And, Now for My Next Act...

July 8, 2019

Some people from Northern Minnesota stay here his or her entire life. Others venture out, whether for school, work or adventure. For most people from Grand Rapids, the strong roots of this community will always remain.

 

Supporting the Arts and Humanities

The Dede Emerson Scholarship was established for a Grand Rapids High School graduating senior enrolled in a two-year or four-year college, specifically pursuing a major in international business, veterinarian work or music. This scholarship is based on scholastic merit, and applications with a GPA of less than 3.0 are not considered. Students interested in studying other or additional areas in the humanities or liberal arts may be considered. “Dede is such a cool woman. She tries to come to Grand Rapids at least once a year,” notes Sarah Copeland, Director of Grants and Programs at the Community Foundation.  “She always has such interesting stories!”

 

From jazz pianist to UN Development Officer to NYC photographer

Dede Emerson was born and raised in Northern Minnesota. She ventured to New York in the fifties to study jazz piano improvisation at Juilliard and never returned home preferring instead the stimulation of the New York scene. She enjoyed several years as a successful jazz pianist in the New York area, but pursuing her music career took a back seat after a 6-month trip around the world in 1963.

 

The impact of seeing poverty and misery in so many of the countries she visited brought her to the United Nations where Dede worked for 30 years to better the lives of people in third world countries. While at the United Nations, she went on over sixty missions and worked in its offices overseas. To date, she has been in 97 countries; the most recent was a trip to Cuba in 2013.

 

On April 24, 2005, Dede began the first of her walks that would result in her walking every single block, street, nook, and cranny of Manhattan. The result was her first book, "A Different Kind of Streetwalker…Manhattan by Foot, One Block at a Time" published by Booksurge and now available at Booksurge.com or Amazon.com.

 

 

“Although I had lived and worked in the city or suburbs for over 50 years, I never really paid attention to what was between point A and point B.”Dede Emerson

 

Walking all the streets of Manhattan was a personal Mt. Everest challenge.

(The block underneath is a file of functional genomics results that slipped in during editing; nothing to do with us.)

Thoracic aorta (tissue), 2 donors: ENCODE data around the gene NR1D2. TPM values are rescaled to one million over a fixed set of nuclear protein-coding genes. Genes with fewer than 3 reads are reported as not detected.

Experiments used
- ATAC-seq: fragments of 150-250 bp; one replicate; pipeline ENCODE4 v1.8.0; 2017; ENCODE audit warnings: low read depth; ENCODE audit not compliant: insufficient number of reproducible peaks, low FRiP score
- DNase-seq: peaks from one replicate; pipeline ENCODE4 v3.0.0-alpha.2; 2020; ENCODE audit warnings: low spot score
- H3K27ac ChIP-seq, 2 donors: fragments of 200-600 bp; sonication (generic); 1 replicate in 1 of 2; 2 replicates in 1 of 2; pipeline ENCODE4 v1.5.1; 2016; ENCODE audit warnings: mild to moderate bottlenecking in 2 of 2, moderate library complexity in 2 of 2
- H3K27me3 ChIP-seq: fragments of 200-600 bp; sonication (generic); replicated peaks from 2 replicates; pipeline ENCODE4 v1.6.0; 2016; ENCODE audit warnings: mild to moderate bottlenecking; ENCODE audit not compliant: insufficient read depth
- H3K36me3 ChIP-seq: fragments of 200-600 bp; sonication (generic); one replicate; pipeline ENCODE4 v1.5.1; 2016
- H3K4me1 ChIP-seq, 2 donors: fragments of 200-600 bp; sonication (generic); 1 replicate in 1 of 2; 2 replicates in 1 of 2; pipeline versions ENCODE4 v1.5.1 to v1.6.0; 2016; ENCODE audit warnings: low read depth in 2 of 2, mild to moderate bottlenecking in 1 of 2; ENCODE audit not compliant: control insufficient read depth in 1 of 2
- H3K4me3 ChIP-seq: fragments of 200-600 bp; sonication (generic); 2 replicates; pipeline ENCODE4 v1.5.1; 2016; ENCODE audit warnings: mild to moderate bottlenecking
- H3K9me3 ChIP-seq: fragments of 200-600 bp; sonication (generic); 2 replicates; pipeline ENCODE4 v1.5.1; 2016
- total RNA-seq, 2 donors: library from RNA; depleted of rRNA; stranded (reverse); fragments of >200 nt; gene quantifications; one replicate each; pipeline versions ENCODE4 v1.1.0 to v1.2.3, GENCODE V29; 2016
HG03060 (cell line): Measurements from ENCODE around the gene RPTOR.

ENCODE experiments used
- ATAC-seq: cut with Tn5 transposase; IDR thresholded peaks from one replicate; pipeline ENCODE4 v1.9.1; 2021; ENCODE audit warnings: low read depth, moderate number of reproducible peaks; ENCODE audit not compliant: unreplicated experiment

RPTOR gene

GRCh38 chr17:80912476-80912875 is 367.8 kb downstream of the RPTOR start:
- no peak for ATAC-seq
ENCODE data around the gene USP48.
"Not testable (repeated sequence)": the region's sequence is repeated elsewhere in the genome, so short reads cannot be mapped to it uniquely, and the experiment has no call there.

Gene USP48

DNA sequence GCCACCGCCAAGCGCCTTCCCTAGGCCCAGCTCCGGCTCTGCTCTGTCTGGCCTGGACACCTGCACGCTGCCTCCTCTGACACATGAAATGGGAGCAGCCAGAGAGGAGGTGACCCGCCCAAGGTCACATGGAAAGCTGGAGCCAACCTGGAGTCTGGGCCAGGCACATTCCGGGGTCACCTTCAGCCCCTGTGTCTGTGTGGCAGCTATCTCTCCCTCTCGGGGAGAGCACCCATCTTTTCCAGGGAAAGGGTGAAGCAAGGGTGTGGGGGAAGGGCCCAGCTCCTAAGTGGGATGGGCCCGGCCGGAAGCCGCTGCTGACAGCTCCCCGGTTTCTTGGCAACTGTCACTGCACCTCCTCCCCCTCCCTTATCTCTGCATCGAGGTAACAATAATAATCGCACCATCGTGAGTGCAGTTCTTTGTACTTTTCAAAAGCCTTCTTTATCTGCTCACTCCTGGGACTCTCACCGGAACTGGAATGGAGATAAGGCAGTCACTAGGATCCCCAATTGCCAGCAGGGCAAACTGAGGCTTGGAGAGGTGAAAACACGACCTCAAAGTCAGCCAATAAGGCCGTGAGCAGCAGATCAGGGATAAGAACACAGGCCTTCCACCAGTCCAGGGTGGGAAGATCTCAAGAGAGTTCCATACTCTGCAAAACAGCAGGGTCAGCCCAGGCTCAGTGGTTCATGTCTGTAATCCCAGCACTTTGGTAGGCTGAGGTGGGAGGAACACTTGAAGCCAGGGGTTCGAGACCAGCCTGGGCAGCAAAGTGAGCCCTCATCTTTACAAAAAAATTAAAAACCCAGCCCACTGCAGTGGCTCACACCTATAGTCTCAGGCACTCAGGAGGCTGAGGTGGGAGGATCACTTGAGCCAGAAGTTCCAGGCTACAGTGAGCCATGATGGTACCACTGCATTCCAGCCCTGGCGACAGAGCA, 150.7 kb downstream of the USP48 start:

On one of Dede’s first walks, she noticed plaques embedded in the sidewalk on East 41st Street near the New York Public Library. They had quotes from Shakespeare, Mark Twain, E.B. White and others on them. She had never noticed them before. At that moment, Dede had an epiphany and decided to walk every street in Manhattan.

 

Dede spoke about her walks, “As the weeks went by, I felt a real high when the weekend came as that's when I usually did most of my walking. In fact, what kept me going was that my adventure turned into an odyssey. I decided not to walk Manhattan in an orderly manner but, rather, to walk wherever I happened to be on a particular day or what appealed to me according my mood. If I felt like open spaces, I would walk the upper part of Manhattan. If I wanted streams of people milling around, it would be midtown or lower Manhattan. Furthermore, I didn't read up on any of the areas I was going to walk, because I wanted to be surprised by what I'd see. That was one of the allures of this odyssey.”

 

“People want to know what area I liked the best and I always have to dodge that question because I had no favorite,”  - Dede Emerson

 

Dede described Manhattan like twelve different countries, “You appreciate each one for what you learn from it, whether it's the Latino influence in the north or the Chinese in the south. In many ways, I feel sad that I will probably never return to so many of the neighborhoods I walked.” But, as Dr. Seuss said, "Don't be sad it's over, be glad it happened."

 

Dede continued, “In looking back, I realize that the walking was mentally stimulating as it motivated me to get out of my comfort zone each week. Walking in Manhattan was like living in the moment… very spiritual on many levels as you were alone with the world without being alone. Also, determining what to photograph and how was creatively very stimulating.”

 

After 2 years, 9 months, and 2 days Dede finally finished walking every street, block, nook and cranny of Manhattan on January 26, 2008.

 

It was not Dede’s intention to write a book about her walking, but as she went along, the 2,200 photographs she took were so reflective of the everyday, yet offbeat side Manhattan, Dede wanted to share them.

 

A quote from Ralph Waldo Emerson best describes how Dede feels about having done it: "Do not go where the path may lead, go instead where there is no path and leave a trail." 

 

Making Sense, Creating and Leaving a Legacy

How fitting that Dede wants to pass on the same adventurous opportunities, for which she is so grateful. The experience of the United Nations, Jazz piano, taking pictures of the extraordinary everyday life on the streets, and the desire to help others joins perfectly with the criteria of the Dede Emerson Scholarship.

 

We are so fortunate to have people who will take the experiences of their life and share the adventure of today and hope for tomorrow with us. How are you sharing your story today and tomorrow? If you want to read more about Dede Emerson, she has a new book entitled, And, For My Next Act…. You can visit her website at www.dedeemerson.com. If you want to find out more about how to write your story and leave your legacy, contact Chris Fulton at the Grand Rapids Area Community Foundation.

 

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